POINT OF VIEW by NLIHC President Sheila Crowley
 
From: drv@ici.net  (NHOYO Listmaster)


Date: Mon, 24 Feb 2003 11:32:01 -0500
From: "Barbara A. Gilley"

:
POINT OF VIEW by NLIHC President Sheila Crowley


One of the several taxes that the President wants to cut is the one on
stock dividends. The dividend tax cut proposal has created considerable
and justifiable consternation among low income housing advocates and
everyone else who has an interest in the Low Income Housing Tax Credit. If
the dividend tax cut is enacted, investment in tax credits is predicted to
plummet, as corporations will no longer be motivated to seek the reduction
in taxes that the LIHTC affords. Production of affordable rental housing
financed by the LIHTC will come to an abrupt halt. Indeed, according to
some experts, even the prospect of the dividend tax cut has reduced
investment in the LIHTC.

Initially, it seemed that the extensive bipartisan support for the LIHTC
would protect the program. The adverse effect on the LIHTC was
characterized as an "unintended consequence" of the tax cut proposal, and
once the implications were brought to the attention of the Administration,
they would reconsider, or so most people thought. Unfortunately, there is
little evidence of concern by Administration officials about the impact of
the dividend tax cut on the LIHTC.

Some major housing organizations are now distancing themselves from the
effort to save the LIHTC for fear of being perceived as opposing the tax
cut and thus incurring the wrath of the White House. Many others are
urging that the LIHTC be protected in the tax cut legislation, and are
proposing ways to create a "safe harbor" for the LIHTC.

The first position reveals nothing short of disregard for affordable
housing and the people who rely on it. The latter position may be based in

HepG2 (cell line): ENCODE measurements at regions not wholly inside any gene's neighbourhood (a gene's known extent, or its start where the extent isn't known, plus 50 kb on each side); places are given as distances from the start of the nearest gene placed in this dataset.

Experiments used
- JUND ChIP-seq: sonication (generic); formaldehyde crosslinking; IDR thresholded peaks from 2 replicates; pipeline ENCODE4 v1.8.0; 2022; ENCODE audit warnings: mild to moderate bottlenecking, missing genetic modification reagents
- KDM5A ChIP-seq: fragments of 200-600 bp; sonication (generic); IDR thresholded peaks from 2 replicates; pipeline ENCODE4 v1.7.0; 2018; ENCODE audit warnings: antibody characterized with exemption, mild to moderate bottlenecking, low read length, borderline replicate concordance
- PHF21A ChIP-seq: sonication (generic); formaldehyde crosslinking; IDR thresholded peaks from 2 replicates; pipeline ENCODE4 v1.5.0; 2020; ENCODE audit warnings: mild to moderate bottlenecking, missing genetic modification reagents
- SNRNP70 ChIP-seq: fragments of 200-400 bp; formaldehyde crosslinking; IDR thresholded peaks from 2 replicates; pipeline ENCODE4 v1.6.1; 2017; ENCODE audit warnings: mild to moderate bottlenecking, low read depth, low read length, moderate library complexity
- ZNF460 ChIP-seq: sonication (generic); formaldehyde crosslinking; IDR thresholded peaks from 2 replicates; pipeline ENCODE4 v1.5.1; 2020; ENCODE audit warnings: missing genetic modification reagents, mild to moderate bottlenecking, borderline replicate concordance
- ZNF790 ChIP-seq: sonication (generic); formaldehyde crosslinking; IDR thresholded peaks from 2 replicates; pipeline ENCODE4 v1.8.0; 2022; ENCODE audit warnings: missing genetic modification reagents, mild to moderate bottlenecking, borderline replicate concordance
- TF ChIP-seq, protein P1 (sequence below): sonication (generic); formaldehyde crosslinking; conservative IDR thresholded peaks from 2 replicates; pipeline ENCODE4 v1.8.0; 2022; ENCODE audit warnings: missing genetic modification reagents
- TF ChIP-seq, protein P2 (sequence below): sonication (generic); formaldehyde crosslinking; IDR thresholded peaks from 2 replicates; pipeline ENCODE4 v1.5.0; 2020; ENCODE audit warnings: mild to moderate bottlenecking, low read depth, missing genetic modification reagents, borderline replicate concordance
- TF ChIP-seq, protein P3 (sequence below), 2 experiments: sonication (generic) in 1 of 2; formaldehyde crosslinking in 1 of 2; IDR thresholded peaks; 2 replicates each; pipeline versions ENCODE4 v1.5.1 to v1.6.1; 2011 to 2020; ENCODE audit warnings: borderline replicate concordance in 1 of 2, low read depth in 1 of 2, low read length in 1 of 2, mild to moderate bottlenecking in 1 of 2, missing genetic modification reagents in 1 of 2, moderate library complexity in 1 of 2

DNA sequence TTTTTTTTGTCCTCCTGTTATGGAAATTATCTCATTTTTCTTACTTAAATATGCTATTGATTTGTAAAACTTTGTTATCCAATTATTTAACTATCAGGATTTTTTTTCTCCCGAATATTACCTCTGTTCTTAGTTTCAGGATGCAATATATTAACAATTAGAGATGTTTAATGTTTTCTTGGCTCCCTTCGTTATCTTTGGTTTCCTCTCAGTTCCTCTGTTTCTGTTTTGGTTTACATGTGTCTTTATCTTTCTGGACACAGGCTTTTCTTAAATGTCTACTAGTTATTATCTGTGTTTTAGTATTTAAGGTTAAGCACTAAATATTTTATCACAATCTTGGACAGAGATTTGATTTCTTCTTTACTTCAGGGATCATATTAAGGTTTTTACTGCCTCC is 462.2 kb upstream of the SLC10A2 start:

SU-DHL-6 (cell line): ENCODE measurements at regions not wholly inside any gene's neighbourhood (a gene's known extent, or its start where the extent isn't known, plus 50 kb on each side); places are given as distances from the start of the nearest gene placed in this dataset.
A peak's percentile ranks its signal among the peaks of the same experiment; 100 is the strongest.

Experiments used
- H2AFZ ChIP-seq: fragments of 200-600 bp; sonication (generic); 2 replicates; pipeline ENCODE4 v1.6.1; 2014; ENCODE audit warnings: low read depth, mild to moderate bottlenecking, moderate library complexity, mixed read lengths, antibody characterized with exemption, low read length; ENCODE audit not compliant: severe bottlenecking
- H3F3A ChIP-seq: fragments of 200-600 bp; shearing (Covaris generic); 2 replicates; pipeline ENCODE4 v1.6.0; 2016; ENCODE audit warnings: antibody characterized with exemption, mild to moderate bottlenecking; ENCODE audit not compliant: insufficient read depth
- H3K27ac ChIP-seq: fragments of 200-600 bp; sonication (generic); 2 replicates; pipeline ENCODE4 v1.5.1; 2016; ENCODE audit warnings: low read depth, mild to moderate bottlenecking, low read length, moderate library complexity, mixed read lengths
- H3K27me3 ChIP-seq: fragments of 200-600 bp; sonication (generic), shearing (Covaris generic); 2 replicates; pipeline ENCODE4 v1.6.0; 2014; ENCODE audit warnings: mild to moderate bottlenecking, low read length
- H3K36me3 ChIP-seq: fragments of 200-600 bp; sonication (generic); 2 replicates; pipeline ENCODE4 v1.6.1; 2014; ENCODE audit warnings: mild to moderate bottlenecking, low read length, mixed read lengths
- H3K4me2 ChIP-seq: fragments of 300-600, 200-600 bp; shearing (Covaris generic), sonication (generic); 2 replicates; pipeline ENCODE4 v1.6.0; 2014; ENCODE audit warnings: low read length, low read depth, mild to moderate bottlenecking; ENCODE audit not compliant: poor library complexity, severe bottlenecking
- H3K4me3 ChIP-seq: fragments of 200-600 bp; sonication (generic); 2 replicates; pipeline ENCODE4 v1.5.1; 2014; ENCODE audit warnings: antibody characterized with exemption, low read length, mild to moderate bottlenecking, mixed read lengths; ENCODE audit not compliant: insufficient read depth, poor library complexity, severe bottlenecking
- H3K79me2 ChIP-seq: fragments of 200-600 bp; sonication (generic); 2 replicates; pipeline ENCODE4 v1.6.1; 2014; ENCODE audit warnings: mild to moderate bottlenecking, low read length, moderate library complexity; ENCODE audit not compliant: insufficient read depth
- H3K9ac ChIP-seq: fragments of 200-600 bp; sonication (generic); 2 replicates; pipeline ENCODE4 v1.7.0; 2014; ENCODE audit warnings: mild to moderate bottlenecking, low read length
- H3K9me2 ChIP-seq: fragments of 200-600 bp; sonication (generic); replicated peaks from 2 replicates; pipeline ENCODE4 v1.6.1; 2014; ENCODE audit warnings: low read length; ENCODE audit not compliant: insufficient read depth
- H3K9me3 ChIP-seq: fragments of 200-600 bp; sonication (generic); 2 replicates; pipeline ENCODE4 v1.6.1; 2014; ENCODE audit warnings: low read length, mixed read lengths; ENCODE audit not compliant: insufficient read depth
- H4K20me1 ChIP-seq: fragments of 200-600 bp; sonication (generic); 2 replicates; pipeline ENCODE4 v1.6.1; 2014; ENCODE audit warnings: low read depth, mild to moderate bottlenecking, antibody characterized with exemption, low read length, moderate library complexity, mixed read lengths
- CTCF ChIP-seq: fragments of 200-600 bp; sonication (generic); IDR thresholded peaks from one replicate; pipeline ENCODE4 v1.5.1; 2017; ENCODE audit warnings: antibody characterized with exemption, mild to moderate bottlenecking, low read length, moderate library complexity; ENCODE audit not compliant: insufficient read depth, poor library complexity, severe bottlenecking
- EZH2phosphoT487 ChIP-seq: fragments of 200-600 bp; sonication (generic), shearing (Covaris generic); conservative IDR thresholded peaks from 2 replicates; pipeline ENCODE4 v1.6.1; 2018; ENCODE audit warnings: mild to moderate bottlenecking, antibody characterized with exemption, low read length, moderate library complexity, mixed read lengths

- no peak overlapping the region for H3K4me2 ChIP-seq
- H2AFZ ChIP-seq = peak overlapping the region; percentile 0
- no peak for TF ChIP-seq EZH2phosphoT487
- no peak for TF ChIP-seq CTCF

a sincere desire to preserve the major resource for production of
affordable rental housing, but is woefully shortsighted.

The dividend tax cut will cost $385 billion over 10 years. The 2001 tax
cut is costing $1.3 trillion over 10 years. Other tax cuts the President
is now proposing will cost another $1.6 trillion. Meanwhile the federal
deficits for this year and next are projected to be more than $300 billion
each year, with only more red ink to come every year after that,
necessitating domestic program stagnation at best and starvation at
worst. With state and local budgets in serious deficit as well, mounting
federal deficits are accurately characterized as reckless and irresponsible.

What is more, more than 70% of the proceeds from the dividend tax cost
will accrue to the top 5% of the wealthiest Americans. And although the
President presents the dividend tax cut as part of his economic stimulus
plan, its stimulus effect is much in doubt. The doubts were confirmed when
Federal Reserve Chairman Alan Greenspan agreed the dividend tax cut would
not help the ailing economy in his Congressional testimony on February 11,
2003. Undaunted by Chairman Greenspan's lack of enthusiasm, much less
grave public concern over the mounting federal deficit, the President is
campaigning extensively to convince the American people that this tax cut
is in their best interest.

Fighting to save the LIHTC while professing support for or even neutrality
on a tax cut that will be ruinous for all other low income housing
programs, let alone low income people, is an indefensible position. These
tax cuts are bad public policy. Anyone who cares about low income people
and the future of low income housing should oppose them loudly and often.


----------------------------------------------------------------------------------------

NHOYO is a moderated informational list. It consists of disability issues
concerning, but not limited to: Individuals, Home ownership, and Affordable
housing. If you would like to be on our mailing list, send an email message
to: <"MailTo: drv@cisunix.unh.edu " stating your wishes.

Since this is not a discussion list, you will not be able to send questions
directly to the list. However, if you have any information that you feel is
relevant to this list, please feel free to send this information to:
drv@cisunix.unh.edu  If we feel this information is appropriate, we will post
it to the list.

 
Visit http://chance.unh.edu  for information on home ownership for people
with disabilities.

---------------------------------------------------------------------------------------------





Date:        
Mon, 24 Feb 2003 11:32:01 -0500